UPDATED: September 2, 2011
Here we are on September 2, 2011 – some 26 years and 8 months since our BLP & DLP governments first promised to pass a comprehensive Environmental Protection Act.
It has been well over a year since Sue Springer, Executive VP of the Barbados Hotel and Tourism Association (BHTA) asked the DLP and the BLP where their promised Environmental Act went to – and still we have no action.
Nothing has changed. Liz Thompson just rolled into town to talk about the environment and gave us more of the same fine words we’ve heard for almost three decades. At the same meeting, Keith Franklin, Permanent Secretary in the Prime Minister’s Office said “Environmental issues are taking a toll on the development of the world’s societies and economies and must be discussed and tackled at several levels.”
No kidding? Really? Gosh, we’d never had known!
Nothing but words. Words is all we get from these people. No action. No Environmental Protection Act.
To all our Environment Ministers, past and present, we give a hearty “Thanks for nothing.”
Original article first published May 13, 2010…
“My understanding is that it is coming up now to nearly 15 to 20 years that we are waiting on a new Environmental Act for Barbados. What message does that send?”
… Sue Springer, Executive VP of the Barbados Hotel and Tourism Association (BHTA) in the Barbados Advocate Protect environment to protect tourism sector.
Citizens getting tired of the same old BS promises from successive Barbados Governments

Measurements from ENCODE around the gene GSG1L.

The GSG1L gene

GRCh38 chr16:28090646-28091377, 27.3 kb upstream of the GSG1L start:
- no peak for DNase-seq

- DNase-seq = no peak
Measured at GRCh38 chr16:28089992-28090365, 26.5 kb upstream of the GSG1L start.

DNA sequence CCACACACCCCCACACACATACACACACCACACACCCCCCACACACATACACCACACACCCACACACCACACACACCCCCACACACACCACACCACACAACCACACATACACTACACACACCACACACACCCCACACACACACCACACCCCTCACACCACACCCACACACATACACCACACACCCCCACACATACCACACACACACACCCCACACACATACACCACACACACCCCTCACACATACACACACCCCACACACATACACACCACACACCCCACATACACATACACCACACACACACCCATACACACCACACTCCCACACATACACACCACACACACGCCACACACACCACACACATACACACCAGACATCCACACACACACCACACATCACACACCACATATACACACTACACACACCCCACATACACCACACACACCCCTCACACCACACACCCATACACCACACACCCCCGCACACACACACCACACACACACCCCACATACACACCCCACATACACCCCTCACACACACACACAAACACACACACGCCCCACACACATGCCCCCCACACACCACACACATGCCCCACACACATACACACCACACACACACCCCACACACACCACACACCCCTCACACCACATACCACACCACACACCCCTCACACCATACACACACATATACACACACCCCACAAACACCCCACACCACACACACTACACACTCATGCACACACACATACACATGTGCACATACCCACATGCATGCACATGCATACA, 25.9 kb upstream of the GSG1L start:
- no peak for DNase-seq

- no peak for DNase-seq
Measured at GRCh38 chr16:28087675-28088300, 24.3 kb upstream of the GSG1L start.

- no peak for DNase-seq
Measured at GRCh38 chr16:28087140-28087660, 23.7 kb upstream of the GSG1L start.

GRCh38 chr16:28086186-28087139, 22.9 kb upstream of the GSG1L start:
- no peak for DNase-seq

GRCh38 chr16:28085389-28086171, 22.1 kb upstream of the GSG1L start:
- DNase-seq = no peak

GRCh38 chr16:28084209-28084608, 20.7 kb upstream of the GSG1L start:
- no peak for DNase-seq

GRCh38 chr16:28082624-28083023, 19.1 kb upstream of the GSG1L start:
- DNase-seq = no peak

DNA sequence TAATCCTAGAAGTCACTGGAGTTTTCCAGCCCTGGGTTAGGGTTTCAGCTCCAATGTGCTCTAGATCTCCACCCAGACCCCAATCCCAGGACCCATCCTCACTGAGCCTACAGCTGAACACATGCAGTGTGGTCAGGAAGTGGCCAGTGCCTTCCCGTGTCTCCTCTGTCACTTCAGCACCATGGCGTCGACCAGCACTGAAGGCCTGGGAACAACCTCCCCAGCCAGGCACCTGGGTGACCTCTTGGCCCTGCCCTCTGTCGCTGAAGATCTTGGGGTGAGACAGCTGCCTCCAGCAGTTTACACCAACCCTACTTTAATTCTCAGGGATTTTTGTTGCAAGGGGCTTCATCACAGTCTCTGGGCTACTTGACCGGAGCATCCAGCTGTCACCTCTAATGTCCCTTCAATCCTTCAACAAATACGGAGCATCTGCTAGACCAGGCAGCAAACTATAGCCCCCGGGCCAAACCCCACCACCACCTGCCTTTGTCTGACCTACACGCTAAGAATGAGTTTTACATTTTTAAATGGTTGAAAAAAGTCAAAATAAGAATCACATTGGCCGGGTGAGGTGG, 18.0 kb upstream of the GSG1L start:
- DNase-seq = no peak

According to our research and community memory, Bajans were first promised an Environmental Protection Act in 1985 under Tom Adams when Aaron Truss was the BLP Government’s Minister of the Environment. Nothing more was heard about the legislation, and Tom Adams died a few months after the promise. (Some remember that Aaron Truss was once arrested for smuggling slot machines into Barbados as “used cash registers” – chuckle -)
In 1991 the new DLP Environment Minister, Warwick Franklin, promised a “Clean Environment Law”. Nothing happened and no draft was ever seen.
In 1995 newly elected BLP Prime Minister Owen S. Arthur promised to make the environment a priority. Late in 1996 as the true extent of the disastrous Shell Oil pipeline leak started to become known, Arthur went on the record and promised “Environmental legislation, controls and standards”. Continue reading